11.7.5 Conclusions......Page 369
11.8 Estimating Instantaneous Volatilities from Prices as an Inverse Problem......Page 374
12.1 Introduction......Page 376
12.1.2 Shortcomings......Page 377
12.2 The Modelling Framework......Page 378
12.3.1 Backward Induction......Page 380
12.3.2 Forward Equations......Page 381
12.3.3 Why Are We Doing Things This Way?......Page 383
12.3.4 Related Approaches......Page 385
12.4 Computational Results......Page 386
12.4.1 Are We Looking at the Same Problem?......Page 387
12.5 The Link Between Implied and Local-Volatility Surfaces......Page 388
12.5.1 Symmetric (‘FX’) Smiles......Page 389
12.5.2 Asymmetric (‘Equity’) Smiles......Page 392
12.6 Gaining an Intuitive Understanding......Page 399
12.6.1 Symmetric Smiles......Page 400
12.6.2 Asymmetric Smiles: One-Sided Parabola......Page 401
12.6.3 Asymmetric Smiles: Monotonically Decaying......Page 403
12.7 What Local-Volatility Models Imply about Sticky and Floating Smiles......Page 404
12.8.1 Constraints on the Implied Volatility Surface......Page 406
12.8.2 Consequences for Local Volatilities......Page 412
12.9 Empirical Performance......Page 416
12.10 Appendix I: Proof that......Page 417
13.2.1 Attempting to Extend the Portfolio Replication Argument......Page 420
13.2.2 The Market Price of Volatility Risk......Page 427
13.2.3 Assessing the Financial Plausibility of λ(σ)......Page 429
13.3 Mean-Reverting Stochastic Volatility......Page 432
13.3.1 The Ornstein–Uhlenbeck Process......Page 433
13.3.2 The Functional Form Chosen in This Chapter......Page 434
13.3.3 The High-Reversion-Speed, High-Volatility Regime......Page 435
13.4 Qualitative Features of Stochastic-Volatility Smiles......Page 436
13.4.1 The Smile as a Function of the Risk-Neutral Parameters......Page 437
13.5 The Relation Between Future Smiles and Future Stock Price Levels......Page 447
13.5.1 An Intuitive Explanation......Page 448
13.6.1 The Hedging Methodology......Page 449
13.6.2 A Numerical Example......Page 451
13.7 Actual Fitting to Market Data......Page 458
13.8 Conclusions......Page 467
14.1 Introduction......Page 470
14.2 The Financial Model: Smile Tale 2 Revisited......Page 472
14.3 Hedging and Replicability in the Presence of Jumps: First Considerations......Page 475
14.3.1 What Is Really Required To Complete the Market?......Page 476
14.4.1 The Stock Price Dynamics......Page 480
14.5.1 Hedging with a Bond and the Underlying Only......Page 486
14.5.2 Hedging with a Bond, a Second Option and the Underlying......Page 488
14.5.3 The Case of a Single Possible Jump Amplitude......Page 491
14.5.5 Determining the Function g Using the Implied Approach......Page 496
14.6 The Pricing Formula for Log-Normal Amplitude Ratios......Page 501
14.7 The Pricing Formula in the Finite-Amplitude-Ratio Case......Page 503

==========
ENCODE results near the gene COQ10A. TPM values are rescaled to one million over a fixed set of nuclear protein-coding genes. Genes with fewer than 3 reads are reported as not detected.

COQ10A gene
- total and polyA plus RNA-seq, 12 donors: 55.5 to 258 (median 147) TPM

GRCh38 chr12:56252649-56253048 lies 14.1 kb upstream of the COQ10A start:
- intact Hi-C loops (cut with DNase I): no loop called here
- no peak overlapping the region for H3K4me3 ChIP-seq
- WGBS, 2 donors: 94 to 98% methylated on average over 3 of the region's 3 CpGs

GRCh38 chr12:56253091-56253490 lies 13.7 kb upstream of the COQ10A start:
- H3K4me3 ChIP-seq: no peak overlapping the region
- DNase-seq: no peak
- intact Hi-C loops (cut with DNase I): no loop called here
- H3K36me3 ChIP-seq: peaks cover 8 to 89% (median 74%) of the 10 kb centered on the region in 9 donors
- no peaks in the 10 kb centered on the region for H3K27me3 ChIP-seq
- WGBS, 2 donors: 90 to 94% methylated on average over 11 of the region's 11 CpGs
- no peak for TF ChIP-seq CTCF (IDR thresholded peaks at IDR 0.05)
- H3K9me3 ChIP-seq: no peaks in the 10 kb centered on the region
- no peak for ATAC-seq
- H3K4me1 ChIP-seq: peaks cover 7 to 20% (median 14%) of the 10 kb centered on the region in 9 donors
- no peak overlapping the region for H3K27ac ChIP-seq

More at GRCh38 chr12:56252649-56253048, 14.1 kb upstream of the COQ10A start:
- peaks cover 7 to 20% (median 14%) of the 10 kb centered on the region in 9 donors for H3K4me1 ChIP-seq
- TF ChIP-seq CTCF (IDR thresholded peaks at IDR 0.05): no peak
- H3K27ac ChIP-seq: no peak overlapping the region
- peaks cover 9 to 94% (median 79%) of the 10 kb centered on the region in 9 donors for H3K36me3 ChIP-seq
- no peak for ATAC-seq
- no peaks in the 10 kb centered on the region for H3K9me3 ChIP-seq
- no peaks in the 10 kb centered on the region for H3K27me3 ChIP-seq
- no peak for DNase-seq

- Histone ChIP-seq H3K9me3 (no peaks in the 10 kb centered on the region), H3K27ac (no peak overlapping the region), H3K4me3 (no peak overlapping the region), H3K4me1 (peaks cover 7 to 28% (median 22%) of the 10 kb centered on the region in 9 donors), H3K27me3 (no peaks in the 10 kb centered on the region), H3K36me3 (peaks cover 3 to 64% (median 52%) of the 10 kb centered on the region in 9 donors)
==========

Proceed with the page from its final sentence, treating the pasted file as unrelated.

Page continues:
14.7.1 The Structure of the Pricing Formula for Discrete Jump Amplitude Ratios......Page 505
14.7.2 Matching the Moments......Page 506
14.7.3 Numerical Results......Page 507
14.8 The Link Between the Price Density and the Smile Shape......Page 516
14.8.1 A Qualitative Explanation......Page 522
14.9.1 The Smile as a Function of the Risk-Neutral Parameters......Page 525
14.9.2 Comparison with Stochastic-Volatility Smiles......Page 530
14.10 Jump–Diffusion Processes and Market Completeness Revisited......Page 531
14.11 Portfolio Replication in Practice: The Jump–Diffusion Case......Page 533
14.11.1 A Numerical Example......Page 534
14.11.2 Results......Page 535
14.11.3 Conclusions......Page 540
15.1 Who Can Make Best Use of the Variance–Gamma Approach?......Page 542
15.2.1 Definition......Page 544
15.2.3 Properties of the Variance–Gamma Process......Page 545
15.2.4 Motivation for Variance–Gamma Modelling......Page 548
15.2.5 Properties of the Stock Process......Page 549
15.2.6 Option Pricing......Page 550
15.3.2 The Risk-Neutral Distribution......Page 553
15.4 Features of the Smile......Page 554
15.5 Conclusions......Page 558
16.1 Introduction......Page 560
16.2.1 First Formulation......Page 561
16.3 Evolving the Underlying with Displaced Diffusions......Page 562
16.4 Option Prices with Displaced Diffusions......Page 563
16.5.1 A First Approximation......Page 564
16.5.3 Refining the Approximation......Page 565
16.5.4 Numerical Results with the Refined Approximation......Page 575
16.6.1 How Quickly is the Normal-Diffusion Limit Approached?......Page 584
16.7 Extension to Other Processes......Page 591
17 No-Arbitrage Restrictions on the Dynamics of Smile Surfaces......Page 594
17.1.1 Money For Nothing: A Degenerate Hedging Strategy for a Call Option......Page 595
17.1.2 Static Replication of a Continuous Double Barrier......Page 597
17.2 Analysis of the Cost of Unwinding......Page 602
17.3 The Trader’s Dream......Page 606
17.4 Plan of the Remainder of the Chapter......Page 612
17.5.1 Description of the Market......Page 613
17.5.2 The Building Blocks......Page 615
17.6.1 Equivalent Descriptions of a State of the World......Page 616
17.6.2 Consequences of Deterministic Smile Surfaces......Page 618
17.6.3 Kolmogorov-Compatible Deterministic Smile Surfaces......Page 619
17.6.4 Conditions for the Uniqueness of Kolmogorov-Compatible Densities......Page 620
17.6.5 Floating Smiles......Page 622
17.7 Stochastic Smiles......Page 624
17.7.1 Stochastic Floating Smiles......Page 625
17.7.2 Introducing Equivalent Deterministic Smile Surfaces......Page 626